Grief and the Lungs from a Traditional Chinese Medicine Perspective

Traditional Chinese Medicine has a holistic view of the mind and the body. Everything is a part of the natural cycle of life and of nature. When the elements in nature are in balance and harmony, life flourishes and abounds. When there is an imbalance, there is upheaval and disease. We cannot dissociate our life and health from what is happening around us.  We are all part of the big picture.

The 5 Emotions in Traditional Chinese Medicine

One of the classical texts often referenced in Chinese medicine, the Huang Di Nei Jing (The Yellow Emperors Classic of Internal Medicine) identifies five emotions as major causes of disease. They are:

- Joy (Heart)

- Fear (Kidneys)

- Anger (Liver)

- Worry (Spleen)

- Sadness/Grief (lungs)

We are all subject to these emotions at one time or another in our lives. When one of them becomes excessive and isn’t properly addressed or processed, it can damage it’s pertaining organ system and can start overwhelming us.

Grief

Grief is a painful yet necessary process. All of us have experienced grief, sadness or loss at one time or another in our lives. These emotions don’t just happen with the loss of a loved one. They can happen with the loss of a job, a property, a move, a break-up or, for some, the hardships of daily life.  It is a transitional period of acceptance that one part of our life has forever changed and that things will never be the same. We sometimes lose sight of the fact that everything around us is temporary and transient. Life, like nature, consists of birth, growth, transformation, decay, and death. It is all a part of the circle of life.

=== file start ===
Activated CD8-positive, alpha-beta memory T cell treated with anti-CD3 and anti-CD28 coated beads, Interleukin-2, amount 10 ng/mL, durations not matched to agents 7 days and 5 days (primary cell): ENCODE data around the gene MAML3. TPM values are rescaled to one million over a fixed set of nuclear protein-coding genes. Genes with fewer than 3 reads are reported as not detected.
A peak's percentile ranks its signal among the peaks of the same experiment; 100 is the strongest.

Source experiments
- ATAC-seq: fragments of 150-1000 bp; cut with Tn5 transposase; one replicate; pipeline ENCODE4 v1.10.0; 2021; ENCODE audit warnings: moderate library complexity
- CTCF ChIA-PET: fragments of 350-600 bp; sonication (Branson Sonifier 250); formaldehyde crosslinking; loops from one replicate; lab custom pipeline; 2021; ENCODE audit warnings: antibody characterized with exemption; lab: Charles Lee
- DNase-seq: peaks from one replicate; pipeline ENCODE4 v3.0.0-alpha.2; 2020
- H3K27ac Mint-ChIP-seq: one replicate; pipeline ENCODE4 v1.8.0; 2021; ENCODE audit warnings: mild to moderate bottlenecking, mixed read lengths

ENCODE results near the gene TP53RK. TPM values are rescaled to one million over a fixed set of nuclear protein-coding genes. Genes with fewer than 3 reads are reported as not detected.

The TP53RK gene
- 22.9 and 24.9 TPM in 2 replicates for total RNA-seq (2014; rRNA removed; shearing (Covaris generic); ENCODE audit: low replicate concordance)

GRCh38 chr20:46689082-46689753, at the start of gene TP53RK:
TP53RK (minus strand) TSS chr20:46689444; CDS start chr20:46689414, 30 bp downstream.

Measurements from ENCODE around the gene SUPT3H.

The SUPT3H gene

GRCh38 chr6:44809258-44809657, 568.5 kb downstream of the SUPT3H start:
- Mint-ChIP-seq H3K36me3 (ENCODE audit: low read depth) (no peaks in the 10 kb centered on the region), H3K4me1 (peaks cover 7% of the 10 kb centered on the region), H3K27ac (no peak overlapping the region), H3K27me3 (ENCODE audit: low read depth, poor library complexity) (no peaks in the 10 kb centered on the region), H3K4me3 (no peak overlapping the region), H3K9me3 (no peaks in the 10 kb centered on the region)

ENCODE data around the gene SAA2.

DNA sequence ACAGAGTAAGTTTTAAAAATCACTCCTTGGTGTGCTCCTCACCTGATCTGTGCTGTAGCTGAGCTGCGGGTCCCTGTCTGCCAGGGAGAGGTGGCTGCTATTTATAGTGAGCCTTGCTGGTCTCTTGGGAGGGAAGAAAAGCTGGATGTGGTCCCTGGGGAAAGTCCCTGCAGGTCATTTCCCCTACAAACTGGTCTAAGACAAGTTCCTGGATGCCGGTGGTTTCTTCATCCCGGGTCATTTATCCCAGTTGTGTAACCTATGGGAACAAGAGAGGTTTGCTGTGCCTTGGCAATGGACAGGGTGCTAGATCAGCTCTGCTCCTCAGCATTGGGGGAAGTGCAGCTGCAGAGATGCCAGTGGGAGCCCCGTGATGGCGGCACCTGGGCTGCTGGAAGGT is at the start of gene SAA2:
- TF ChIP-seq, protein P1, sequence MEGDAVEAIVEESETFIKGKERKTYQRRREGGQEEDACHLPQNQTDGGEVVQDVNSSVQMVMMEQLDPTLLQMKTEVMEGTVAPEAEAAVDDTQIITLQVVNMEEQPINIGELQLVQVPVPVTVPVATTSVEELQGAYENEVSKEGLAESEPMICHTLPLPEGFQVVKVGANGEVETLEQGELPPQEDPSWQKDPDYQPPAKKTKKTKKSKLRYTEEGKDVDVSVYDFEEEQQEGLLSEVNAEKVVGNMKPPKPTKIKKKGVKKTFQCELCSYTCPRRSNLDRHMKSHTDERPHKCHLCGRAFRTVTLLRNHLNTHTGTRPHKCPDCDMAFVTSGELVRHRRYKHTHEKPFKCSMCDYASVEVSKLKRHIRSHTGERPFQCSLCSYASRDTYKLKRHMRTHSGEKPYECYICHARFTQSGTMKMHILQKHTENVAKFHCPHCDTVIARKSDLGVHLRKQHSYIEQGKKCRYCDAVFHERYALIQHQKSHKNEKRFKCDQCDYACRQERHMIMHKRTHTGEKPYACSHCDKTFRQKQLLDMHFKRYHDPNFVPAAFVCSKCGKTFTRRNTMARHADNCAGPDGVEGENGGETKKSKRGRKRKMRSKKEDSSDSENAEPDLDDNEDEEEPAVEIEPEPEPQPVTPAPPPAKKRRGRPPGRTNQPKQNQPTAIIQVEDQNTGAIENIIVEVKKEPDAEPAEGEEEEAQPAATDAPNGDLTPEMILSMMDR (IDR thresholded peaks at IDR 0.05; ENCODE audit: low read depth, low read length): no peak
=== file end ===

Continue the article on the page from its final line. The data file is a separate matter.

In our current culture and society, we have been taught to embrace ‘positive’ emotions such as joy and to ignore or tone down ‘bad’ emotions such as anger, sadness, grief or depression. Suppressing some of these negative or ‘heavy’ emotions over time can damage its corresponding organ system and worsen the internal emotional upheaval.

While all of our emotions have the potential to negatively affect our health when excessive, grief is one of the most difficult emotions to process. If addressed in a timely manner and properly transformed, it can be a very powerful lesson and exercise in personal growth without overly affecting our bodies.

Grief and the Lungs

Lungs are responsible for us inhaling clean and oxygen-rich air while exhaling toxic carbon dioxide.  In Traditional Chinese Medicine, the lungs are also responsible for opening and closing the pores of the skin.  These pores allow opening for proper sweating during exertion or hot weather when balanced, and closed when external conditions, like a cold wind, surrounds us. 

Grief and sadness directly affect the lungs. If we are unable to express these emotions or are being overwhelmed by them, it will weaken the lungs and compromise their main function: respiration. Typically this will manifest in people with a hard time taking full breaths or feeling like something is sitting on their chest weighing them down. Some will have a flare-up of asthma or allergies.  A weakened lung qi can also lead to the pores opening, thereby making them susceptible to external conditions and catching colds easier.  Open pores can also lead to easy excessive sweating such as night sweats or hot flashes.